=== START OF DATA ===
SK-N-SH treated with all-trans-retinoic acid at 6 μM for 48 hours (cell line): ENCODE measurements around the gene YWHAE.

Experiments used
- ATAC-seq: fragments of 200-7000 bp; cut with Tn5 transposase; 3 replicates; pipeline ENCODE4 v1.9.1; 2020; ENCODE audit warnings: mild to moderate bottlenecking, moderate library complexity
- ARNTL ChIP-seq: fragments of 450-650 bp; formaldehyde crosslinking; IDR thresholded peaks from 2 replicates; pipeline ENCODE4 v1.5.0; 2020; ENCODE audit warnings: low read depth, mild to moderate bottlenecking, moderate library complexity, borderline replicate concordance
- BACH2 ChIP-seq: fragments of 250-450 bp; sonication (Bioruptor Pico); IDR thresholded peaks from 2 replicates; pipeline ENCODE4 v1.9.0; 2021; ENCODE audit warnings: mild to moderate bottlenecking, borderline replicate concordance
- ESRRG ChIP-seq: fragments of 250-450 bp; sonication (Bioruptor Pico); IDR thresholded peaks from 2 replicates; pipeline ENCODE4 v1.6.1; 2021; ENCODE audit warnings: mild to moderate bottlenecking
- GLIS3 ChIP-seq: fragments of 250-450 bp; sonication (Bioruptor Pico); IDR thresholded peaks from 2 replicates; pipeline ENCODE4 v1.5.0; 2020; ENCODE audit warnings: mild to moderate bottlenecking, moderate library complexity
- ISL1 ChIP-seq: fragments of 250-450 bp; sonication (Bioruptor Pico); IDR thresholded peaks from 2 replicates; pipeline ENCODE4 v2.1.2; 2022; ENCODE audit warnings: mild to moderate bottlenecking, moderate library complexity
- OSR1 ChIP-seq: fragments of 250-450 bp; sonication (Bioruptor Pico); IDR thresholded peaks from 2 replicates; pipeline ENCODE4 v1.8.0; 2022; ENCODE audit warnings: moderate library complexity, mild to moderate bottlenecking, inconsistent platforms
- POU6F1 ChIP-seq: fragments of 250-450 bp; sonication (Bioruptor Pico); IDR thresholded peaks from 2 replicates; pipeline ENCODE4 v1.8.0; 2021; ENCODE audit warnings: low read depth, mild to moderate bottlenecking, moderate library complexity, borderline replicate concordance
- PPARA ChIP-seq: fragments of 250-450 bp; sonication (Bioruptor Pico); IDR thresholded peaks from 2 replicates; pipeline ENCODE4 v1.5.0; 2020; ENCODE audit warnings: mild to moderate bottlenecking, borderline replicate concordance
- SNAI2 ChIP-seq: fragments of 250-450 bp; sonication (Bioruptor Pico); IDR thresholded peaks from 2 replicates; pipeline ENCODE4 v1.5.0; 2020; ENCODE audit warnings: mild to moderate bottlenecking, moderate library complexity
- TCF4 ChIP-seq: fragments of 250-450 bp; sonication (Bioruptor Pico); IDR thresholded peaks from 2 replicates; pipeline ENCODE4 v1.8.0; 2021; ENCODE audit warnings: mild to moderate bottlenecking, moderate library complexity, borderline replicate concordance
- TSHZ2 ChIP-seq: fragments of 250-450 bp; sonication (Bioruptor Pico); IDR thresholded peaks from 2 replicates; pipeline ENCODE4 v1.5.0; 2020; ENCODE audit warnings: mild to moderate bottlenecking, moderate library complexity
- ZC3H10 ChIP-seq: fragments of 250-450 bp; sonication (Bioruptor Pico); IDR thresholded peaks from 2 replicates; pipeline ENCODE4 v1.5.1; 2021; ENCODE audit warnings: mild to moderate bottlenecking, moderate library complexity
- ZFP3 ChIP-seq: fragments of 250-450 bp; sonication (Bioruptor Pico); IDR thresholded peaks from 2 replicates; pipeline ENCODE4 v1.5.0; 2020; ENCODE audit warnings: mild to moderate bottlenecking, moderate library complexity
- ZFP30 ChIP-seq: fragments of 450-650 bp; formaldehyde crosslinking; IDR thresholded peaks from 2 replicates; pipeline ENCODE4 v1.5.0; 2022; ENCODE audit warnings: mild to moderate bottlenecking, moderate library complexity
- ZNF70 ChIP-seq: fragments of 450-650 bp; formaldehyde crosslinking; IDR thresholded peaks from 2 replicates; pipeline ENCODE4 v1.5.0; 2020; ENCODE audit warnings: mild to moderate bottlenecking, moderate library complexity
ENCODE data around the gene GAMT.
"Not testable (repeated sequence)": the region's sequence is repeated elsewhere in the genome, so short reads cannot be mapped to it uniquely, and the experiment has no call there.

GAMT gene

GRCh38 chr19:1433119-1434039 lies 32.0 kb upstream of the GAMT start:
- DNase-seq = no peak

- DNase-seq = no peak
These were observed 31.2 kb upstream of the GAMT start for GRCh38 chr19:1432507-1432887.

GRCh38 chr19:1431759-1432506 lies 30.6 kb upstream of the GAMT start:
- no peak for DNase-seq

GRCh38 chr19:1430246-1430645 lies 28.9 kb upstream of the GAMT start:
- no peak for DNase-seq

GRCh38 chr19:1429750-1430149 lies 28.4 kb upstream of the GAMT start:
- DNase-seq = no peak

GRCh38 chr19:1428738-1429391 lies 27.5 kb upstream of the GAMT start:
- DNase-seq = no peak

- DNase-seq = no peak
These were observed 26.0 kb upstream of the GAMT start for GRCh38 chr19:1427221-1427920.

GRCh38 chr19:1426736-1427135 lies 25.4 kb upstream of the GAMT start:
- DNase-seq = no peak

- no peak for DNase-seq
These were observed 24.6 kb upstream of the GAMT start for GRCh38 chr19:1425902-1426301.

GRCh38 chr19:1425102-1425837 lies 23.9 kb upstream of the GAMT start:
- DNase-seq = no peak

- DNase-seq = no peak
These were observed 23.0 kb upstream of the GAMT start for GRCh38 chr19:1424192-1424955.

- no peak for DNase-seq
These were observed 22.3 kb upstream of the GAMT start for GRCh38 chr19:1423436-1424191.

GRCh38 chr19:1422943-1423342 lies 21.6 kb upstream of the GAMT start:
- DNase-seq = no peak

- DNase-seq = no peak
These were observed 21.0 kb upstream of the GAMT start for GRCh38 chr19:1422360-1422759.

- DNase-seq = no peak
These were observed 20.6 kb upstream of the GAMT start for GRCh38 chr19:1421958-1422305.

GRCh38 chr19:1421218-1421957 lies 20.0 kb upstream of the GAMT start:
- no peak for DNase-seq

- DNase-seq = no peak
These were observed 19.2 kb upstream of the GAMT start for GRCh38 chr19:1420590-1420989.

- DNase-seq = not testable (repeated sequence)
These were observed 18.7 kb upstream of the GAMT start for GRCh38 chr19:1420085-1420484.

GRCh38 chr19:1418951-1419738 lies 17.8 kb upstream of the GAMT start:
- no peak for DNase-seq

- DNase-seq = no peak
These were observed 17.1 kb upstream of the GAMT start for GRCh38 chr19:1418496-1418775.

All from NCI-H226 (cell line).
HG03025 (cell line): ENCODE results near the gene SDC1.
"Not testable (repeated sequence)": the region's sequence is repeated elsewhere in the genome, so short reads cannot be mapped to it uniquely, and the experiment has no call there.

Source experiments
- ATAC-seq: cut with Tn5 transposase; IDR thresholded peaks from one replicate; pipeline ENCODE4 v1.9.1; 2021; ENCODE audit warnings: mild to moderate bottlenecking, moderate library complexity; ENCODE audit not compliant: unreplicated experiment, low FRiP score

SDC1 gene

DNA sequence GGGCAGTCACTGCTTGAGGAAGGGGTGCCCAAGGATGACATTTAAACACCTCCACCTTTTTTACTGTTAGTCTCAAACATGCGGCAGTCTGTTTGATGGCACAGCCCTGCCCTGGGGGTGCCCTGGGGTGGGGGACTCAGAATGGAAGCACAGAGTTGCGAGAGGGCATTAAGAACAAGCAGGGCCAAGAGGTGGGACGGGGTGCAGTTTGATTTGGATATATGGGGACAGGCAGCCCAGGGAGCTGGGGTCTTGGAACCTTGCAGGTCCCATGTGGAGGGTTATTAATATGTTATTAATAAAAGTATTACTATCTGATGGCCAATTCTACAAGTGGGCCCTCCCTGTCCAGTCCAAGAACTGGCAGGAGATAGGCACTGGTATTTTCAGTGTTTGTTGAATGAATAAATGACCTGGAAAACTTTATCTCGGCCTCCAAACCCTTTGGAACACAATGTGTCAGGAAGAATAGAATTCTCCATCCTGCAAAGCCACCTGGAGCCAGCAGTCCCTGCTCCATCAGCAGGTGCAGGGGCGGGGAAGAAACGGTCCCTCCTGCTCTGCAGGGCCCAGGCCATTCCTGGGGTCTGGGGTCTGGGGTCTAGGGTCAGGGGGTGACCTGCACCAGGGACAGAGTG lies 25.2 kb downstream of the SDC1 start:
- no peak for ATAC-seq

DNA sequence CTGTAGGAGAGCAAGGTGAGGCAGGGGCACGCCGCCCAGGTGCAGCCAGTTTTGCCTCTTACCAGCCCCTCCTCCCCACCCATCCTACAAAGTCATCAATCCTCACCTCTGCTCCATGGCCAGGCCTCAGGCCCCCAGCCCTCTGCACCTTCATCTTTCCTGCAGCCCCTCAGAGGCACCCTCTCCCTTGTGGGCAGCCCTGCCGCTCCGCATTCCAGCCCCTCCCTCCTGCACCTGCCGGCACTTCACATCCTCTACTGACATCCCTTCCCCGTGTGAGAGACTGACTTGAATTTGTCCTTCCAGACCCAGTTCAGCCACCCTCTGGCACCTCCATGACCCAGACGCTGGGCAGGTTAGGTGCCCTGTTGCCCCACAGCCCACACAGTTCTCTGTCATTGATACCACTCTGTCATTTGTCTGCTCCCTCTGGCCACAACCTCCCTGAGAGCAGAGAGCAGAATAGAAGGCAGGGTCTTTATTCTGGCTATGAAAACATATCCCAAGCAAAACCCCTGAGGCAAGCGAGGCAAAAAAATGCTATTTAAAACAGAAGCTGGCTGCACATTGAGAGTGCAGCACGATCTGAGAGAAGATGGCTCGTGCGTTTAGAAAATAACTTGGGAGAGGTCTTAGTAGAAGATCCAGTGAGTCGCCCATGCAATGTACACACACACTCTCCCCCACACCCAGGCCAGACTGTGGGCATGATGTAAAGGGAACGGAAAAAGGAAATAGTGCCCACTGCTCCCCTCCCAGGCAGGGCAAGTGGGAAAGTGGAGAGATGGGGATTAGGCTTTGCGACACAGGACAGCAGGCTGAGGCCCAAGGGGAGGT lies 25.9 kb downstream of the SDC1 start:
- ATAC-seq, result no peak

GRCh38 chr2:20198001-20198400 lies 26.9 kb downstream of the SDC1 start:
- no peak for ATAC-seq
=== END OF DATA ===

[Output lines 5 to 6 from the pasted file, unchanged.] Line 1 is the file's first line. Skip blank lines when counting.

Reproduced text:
- BACH2 ChIP-seq: fragments of 250-450 bp; sonication (Bioruptor Pico); IDR thresholded peaks from 2 replicates; pipeline ENCODE4 v1.9.0; 2021; ENCODE audit warnings: mild to moderate bottlenecking, borderline replicate concordance
- ESRRG ChIP-seq: fragments of 250-450 bp; sonication (Bioruptor Pico); IDR thresholded peaks from 2 replicates; pipeline ENCODE4 v1.6.1; 2021; ENCODE audit warnings: mild to moderate bottlenecking